Luke: Father, Forgive Them

Sermon by J. Ligon Duncan on October 30, 2011

Luke 23:32-38

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The Lord’s Day Morning

October 30, 2011

“Father, Forgive Them”

Luke 23:32-38

The Reverend Dr. J. Ligon Duncan III

If you have your Bibles, I’d invite you to turn with me to Luke chapter 23 as we
continue to work our way through Luke’s gospel.
We’ll be beginning in verse 32.
As we do, this brief section describes the beginning of the crucifixion
itself, and it’s very interesting that as to the details of what Jesus underwent
physically on the cross, Luke tells us this in three words in the original and
in the translation — “They crucified Him.”
Now we know something of the physical torment that people went through
who were crucified. We’ve unearthed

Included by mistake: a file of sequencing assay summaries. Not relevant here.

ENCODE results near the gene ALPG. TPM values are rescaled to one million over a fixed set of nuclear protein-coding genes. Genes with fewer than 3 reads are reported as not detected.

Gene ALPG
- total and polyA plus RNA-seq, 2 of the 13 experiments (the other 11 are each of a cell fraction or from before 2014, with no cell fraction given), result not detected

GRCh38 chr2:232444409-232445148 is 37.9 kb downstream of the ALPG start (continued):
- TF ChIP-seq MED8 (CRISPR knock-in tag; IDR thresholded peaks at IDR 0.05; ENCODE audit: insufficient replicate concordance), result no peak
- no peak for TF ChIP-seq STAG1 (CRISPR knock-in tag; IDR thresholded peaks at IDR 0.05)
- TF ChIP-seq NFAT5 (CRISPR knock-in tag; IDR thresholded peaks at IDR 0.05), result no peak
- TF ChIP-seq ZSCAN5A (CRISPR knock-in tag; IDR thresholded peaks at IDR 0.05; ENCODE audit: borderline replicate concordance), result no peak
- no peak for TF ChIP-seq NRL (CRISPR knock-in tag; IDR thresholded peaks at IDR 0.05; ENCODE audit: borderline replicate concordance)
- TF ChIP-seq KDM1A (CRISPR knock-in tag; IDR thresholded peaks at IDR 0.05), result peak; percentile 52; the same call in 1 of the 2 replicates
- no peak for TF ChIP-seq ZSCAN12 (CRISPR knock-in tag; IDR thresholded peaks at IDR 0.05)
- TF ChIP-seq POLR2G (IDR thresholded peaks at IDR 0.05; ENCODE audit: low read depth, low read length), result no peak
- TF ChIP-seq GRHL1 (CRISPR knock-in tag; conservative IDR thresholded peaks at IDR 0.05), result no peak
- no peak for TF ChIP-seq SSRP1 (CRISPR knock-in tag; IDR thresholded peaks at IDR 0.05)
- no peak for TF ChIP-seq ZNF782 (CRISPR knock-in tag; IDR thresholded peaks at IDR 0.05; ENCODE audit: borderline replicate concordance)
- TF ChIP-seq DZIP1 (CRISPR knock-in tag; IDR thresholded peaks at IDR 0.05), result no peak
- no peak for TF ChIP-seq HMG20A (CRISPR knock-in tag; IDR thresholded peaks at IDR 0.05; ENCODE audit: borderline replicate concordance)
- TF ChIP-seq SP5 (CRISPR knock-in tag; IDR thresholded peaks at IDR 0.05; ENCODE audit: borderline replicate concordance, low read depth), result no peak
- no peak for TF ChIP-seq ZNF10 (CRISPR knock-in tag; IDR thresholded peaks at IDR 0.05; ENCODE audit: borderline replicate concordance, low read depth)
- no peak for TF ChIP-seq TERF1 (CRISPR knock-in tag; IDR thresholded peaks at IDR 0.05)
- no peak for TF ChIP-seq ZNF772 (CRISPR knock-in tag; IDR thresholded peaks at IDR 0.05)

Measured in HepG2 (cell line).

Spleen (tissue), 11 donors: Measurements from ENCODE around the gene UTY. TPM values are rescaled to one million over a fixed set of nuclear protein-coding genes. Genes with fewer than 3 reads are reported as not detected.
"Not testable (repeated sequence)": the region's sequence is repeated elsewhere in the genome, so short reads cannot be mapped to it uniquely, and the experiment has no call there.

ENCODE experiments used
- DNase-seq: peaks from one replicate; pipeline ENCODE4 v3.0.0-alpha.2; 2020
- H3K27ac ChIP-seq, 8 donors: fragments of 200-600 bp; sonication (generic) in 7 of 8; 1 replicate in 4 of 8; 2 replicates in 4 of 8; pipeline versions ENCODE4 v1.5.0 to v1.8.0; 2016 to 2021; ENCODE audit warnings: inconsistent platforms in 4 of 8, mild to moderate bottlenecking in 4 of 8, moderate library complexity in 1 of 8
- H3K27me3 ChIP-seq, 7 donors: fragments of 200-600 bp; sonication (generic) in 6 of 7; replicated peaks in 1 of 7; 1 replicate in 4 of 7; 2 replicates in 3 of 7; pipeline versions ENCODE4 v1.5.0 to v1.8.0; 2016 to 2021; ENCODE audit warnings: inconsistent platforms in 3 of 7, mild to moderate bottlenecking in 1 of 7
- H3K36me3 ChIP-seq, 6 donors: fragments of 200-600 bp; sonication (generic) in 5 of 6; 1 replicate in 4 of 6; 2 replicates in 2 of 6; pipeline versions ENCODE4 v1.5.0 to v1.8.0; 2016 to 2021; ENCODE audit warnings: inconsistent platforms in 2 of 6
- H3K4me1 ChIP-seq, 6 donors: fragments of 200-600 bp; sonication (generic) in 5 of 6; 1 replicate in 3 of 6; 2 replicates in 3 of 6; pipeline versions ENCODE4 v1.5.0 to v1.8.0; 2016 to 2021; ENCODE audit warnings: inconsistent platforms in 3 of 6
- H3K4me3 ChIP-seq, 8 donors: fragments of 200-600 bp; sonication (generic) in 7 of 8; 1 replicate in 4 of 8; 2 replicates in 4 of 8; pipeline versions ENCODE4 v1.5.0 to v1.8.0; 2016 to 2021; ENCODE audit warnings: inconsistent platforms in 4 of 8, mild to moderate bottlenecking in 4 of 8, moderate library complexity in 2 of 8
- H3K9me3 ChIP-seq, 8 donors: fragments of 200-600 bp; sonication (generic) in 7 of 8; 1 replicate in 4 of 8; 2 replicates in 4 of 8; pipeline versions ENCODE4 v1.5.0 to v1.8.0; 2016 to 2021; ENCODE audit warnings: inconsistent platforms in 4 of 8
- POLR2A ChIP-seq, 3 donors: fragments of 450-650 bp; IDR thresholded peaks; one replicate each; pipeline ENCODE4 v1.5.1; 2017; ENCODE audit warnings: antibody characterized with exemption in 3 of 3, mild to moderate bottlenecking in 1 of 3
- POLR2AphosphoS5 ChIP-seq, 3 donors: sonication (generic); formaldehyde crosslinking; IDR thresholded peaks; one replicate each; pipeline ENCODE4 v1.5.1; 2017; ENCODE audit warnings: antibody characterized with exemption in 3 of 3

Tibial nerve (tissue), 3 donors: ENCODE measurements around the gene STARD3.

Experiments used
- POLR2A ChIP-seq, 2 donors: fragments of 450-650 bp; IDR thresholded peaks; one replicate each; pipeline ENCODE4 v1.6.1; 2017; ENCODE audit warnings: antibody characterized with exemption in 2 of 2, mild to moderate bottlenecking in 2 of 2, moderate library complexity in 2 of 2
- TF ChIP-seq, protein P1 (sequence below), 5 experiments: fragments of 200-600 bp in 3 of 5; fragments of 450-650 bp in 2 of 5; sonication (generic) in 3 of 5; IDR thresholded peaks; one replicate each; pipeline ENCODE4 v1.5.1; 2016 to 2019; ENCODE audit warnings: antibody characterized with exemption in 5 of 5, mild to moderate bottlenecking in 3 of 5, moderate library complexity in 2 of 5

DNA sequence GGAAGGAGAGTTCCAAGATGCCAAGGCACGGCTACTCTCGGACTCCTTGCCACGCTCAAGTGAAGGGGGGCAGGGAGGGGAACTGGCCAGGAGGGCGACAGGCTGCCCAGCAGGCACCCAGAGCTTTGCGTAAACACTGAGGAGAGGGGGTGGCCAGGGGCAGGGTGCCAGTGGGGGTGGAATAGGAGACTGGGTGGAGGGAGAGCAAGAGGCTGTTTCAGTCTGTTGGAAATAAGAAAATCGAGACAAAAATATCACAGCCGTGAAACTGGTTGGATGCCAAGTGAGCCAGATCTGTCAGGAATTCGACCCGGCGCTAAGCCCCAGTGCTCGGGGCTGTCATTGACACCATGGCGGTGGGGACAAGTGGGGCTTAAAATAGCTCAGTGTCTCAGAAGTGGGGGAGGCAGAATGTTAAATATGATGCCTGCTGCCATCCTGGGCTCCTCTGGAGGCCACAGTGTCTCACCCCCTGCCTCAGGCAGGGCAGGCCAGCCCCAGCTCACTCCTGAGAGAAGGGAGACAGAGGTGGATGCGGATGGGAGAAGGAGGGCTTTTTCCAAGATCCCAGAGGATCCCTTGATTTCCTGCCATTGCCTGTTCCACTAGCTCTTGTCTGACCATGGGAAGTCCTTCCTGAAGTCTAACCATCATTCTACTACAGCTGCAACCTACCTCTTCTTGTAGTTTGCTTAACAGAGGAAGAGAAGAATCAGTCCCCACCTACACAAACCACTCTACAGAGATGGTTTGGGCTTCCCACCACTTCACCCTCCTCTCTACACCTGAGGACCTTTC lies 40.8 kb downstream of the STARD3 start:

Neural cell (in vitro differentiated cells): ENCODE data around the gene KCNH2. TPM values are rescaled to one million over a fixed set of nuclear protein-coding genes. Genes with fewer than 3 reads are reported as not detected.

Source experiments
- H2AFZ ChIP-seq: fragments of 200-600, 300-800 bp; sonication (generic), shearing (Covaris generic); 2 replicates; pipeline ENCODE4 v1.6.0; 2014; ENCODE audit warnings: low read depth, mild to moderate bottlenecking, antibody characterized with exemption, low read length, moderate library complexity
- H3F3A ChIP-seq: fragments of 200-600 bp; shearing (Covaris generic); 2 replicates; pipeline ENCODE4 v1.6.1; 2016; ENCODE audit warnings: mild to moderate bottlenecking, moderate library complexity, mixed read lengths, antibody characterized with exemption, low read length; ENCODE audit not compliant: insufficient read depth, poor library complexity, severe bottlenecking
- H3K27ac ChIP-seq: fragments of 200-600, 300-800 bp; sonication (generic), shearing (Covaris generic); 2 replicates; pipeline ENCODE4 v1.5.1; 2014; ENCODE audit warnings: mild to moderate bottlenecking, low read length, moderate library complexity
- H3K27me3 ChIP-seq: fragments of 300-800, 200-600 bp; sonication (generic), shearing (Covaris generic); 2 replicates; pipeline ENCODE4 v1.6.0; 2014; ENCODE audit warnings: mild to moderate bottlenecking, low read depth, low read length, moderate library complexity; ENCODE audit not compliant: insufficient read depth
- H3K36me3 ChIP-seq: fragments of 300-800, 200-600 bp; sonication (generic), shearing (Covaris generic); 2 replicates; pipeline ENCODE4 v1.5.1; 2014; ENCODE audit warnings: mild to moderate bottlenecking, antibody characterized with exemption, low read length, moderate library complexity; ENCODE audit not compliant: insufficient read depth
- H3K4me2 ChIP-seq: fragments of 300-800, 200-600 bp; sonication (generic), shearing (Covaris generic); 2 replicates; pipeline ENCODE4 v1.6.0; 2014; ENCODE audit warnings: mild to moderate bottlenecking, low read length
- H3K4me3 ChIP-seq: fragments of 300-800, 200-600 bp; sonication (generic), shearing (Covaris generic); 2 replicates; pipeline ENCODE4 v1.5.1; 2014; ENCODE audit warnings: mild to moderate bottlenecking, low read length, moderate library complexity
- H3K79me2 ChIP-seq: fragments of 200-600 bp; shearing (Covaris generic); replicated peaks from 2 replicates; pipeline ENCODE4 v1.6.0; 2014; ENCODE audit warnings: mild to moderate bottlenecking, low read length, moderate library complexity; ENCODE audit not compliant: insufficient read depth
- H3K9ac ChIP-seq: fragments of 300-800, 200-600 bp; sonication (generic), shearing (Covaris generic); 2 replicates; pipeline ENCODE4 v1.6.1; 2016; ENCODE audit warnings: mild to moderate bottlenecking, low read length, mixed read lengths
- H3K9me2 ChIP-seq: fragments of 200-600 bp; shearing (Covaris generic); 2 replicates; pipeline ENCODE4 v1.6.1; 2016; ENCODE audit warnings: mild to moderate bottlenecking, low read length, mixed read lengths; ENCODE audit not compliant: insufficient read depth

skeletal remains of people who had been crucified and we can deduce some of the
horrific physical experiences that they would have endured on the cross, but
Luke doesn’t draw our attention to that.
Isn’t it interesting? Our
Savior, undergoing not only this humiliation but this physical torment and pain,
and Luke describes it in three words — “They crucified Him” — but he does draw
our attention to other things and I want you to be on the lookout for them.

The first thing that you’ll see in this passage is he draws our attention to
Jesus’ fulfillment of Scripture. He
doesn’t focus you on the specifics of His physical suffering but he does focus
you on Jesus’ fulfillment of Scripture.
Be on the lookout for that in this passage.
At least twice Luke takes us back to passages in the Old Testament that
Jesus fulfilled in this event.

Secondly, in this passage Luke draws our attention to the person of Christ — who
He claims to be. And interestingly,
he does it through the mocking words of His enemies, both the religious leaders
of the Jewish people and the soldiers who were involved in crucifying Him.

And third, Luke draws our attention to what Jesus was doing for us on the cross,
and he does this both through Jesus’ word, and in this passage the first of
Jesus’ seven words from the cross are recorded.
But he not only tells us what Jesus is doing on the cross from His own